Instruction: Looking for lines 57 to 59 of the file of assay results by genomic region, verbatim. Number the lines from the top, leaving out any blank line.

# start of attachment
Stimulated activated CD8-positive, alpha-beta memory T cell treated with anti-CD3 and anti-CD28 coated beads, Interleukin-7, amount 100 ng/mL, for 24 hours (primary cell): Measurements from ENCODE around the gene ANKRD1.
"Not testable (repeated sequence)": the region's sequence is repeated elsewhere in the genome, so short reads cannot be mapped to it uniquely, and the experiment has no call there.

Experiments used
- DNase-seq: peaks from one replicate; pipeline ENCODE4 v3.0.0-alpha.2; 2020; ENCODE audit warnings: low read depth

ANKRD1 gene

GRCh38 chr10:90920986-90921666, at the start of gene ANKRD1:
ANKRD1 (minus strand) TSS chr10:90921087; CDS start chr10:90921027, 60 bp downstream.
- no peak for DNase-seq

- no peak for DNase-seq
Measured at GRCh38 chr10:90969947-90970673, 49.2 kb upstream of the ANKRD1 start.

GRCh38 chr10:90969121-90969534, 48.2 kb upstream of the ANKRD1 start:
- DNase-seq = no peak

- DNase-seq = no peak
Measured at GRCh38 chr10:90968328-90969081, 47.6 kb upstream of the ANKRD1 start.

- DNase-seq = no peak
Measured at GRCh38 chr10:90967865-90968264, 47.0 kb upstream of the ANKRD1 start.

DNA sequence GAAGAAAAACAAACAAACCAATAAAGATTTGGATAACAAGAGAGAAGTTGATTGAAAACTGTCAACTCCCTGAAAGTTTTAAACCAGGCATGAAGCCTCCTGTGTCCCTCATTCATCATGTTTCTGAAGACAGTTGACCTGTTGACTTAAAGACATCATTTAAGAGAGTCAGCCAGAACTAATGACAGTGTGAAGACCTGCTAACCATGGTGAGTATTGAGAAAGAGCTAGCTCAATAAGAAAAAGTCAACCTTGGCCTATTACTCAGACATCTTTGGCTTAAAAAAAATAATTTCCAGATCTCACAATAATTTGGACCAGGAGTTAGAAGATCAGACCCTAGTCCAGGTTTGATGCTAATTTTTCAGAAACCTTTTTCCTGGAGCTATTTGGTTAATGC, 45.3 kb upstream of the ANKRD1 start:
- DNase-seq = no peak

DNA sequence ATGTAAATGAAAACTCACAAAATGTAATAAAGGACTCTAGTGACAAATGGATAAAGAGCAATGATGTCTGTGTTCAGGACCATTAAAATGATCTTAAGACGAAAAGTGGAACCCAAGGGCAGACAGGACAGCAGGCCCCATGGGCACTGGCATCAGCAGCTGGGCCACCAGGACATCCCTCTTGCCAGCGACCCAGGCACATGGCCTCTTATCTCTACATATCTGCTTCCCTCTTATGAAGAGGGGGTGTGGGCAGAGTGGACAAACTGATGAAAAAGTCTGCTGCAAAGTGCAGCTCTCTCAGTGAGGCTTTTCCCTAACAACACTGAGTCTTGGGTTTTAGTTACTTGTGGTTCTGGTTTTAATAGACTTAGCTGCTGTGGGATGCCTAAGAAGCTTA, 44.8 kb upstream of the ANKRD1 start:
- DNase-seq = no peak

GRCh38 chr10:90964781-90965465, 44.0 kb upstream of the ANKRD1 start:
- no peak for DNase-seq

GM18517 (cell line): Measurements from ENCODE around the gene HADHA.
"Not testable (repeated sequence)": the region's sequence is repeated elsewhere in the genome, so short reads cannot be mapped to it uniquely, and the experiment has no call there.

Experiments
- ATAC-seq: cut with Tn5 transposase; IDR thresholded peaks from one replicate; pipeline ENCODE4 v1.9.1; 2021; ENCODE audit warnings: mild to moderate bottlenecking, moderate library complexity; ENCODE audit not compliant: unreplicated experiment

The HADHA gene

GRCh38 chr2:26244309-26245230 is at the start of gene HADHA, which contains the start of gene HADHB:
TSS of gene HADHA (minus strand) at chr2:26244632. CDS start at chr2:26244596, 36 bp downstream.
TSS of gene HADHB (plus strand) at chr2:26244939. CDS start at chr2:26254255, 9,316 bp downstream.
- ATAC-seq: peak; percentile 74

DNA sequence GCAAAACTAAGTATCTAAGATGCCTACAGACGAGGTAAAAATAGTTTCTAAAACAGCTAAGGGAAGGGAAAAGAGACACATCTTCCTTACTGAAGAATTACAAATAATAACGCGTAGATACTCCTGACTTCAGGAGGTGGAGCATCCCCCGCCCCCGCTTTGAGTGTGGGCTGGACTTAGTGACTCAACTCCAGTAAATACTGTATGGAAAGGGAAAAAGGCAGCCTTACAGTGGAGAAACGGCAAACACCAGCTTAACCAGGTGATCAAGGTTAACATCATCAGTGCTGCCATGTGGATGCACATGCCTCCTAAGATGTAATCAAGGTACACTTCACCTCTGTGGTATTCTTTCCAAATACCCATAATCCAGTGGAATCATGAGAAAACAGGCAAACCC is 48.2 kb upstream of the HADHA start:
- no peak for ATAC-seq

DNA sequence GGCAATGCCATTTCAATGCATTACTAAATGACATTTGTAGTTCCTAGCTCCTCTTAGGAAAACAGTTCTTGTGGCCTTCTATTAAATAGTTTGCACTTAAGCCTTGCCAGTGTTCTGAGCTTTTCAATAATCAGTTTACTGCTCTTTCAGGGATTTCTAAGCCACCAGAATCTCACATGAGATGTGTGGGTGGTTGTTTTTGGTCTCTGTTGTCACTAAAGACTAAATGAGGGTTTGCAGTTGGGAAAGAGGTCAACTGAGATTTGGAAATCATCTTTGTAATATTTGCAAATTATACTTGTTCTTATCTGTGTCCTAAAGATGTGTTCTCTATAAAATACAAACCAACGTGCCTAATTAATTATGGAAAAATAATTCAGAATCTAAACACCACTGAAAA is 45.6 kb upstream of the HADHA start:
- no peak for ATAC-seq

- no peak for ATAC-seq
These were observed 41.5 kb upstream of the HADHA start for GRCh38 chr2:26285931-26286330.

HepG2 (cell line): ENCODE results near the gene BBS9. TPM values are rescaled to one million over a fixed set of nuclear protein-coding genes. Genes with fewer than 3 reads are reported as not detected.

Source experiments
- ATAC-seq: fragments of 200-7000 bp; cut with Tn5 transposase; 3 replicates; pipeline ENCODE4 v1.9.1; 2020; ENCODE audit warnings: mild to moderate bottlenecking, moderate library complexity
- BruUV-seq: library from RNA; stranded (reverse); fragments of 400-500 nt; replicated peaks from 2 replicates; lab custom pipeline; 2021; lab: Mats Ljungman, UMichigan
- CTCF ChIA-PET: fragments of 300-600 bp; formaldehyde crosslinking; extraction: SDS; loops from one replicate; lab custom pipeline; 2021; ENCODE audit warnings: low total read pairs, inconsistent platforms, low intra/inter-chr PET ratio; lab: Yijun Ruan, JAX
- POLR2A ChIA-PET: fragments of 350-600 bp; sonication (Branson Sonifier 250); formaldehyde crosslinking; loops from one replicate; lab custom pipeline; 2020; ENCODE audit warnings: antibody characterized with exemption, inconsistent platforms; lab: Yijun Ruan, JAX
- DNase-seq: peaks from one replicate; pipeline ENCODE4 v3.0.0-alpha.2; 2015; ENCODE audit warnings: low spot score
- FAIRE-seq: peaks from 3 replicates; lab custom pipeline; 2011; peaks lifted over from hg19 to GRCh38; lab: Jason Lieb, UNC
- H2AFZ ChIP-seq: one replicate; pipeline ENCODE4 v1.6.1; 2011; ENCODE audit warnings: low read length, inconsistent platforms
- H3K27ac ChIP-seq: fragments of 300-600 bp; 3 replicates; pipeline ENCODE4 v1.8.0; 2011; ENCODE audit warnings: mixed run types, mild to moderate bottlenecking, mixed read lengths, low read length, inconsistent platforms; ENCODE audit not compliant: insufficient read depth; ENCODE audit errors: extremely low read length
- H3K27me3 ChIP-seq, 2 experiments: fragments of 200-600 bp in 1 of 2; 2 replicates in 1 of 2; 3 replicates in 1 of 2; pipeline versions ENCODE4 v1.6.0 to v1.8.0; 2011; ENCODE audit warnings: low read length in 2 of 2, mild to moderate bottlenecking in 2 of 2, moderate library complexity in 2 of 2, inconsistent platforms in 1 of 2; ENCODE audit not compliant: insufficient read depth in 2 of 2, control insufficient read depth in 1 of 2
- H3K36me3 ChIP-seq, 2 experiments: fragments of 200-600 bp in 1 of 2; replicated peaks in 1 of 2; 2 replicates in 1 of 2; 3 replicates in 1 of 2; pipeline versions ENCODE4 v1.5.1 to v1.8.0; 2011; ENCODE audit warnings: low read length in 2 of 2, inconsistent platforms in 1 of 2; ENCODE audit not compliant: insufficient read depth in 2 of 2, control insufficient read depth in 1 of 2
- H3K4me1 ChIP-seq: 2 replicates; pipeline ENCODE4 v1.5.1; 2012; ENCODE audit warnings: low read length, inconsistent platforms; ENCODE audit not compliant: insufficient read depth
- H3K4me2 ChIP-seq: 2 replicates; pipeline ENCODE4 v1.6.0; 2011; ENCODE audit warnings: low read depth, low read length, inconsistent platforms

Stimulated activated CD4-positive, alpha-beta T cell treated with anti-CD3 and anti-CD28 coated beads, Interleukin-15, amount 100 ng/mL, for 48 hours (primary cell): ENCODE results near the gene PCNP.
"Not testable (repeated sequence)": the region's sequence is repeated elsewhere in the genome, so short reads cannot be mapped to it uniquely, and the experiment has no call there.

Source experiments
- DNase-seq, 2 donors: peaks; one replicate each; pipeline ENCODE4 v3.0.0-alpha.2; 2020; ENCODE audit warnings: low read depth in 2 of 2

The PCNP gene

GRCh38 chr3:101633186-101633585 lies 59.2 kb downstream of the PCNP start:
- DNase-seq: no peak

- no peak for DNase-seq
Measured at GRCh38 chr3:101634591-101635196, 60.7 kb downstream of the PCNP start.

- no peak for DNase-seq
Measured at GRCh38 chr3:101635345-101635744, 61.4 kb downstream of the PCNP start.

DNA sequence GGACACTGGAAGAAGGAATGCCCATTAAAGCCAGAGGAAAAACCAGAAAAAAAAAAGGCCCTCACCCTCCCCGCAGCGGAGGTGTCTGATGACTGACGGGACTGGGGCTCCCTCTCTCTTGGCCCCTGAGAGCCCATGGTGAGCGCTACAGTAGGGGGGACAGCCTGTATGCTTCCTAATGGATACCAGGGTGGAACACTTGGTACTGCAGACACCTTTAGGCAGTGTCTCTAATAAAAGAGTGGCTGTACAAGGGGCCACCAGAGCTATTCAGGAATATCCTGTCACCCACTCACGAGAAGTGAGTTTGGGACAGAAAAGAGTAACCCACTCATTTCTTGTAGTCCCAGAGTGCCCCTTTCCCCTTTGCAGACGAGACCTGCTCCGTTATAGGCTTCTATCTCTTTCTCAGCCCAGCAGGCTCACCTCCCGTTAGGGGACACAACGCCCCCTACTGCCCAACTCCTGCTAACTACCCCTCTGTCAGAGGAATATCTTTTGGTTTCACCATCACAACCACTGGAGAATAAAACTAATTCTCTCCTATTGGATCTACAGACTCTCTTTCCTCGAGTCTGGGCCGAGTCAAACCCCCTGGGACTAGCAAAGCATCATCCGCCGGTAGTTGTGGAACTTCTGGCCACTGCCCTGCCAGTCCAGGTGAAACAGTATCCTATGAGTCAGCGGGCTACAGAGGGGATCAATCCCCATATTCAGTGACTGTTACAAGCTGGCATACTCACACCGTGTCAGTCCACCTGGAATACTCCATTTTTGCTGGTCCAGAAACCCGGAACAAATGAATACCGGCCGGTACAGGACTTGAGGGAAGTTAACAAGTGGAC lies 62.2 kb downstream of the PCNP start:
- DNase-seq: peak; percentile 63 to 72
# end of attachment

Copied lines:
GRCh38 chr3:101633186-101633585 lies 59.2 kb downstream of the PCNP start:
- DNase-seq: no peak

- no peak for DNase-seq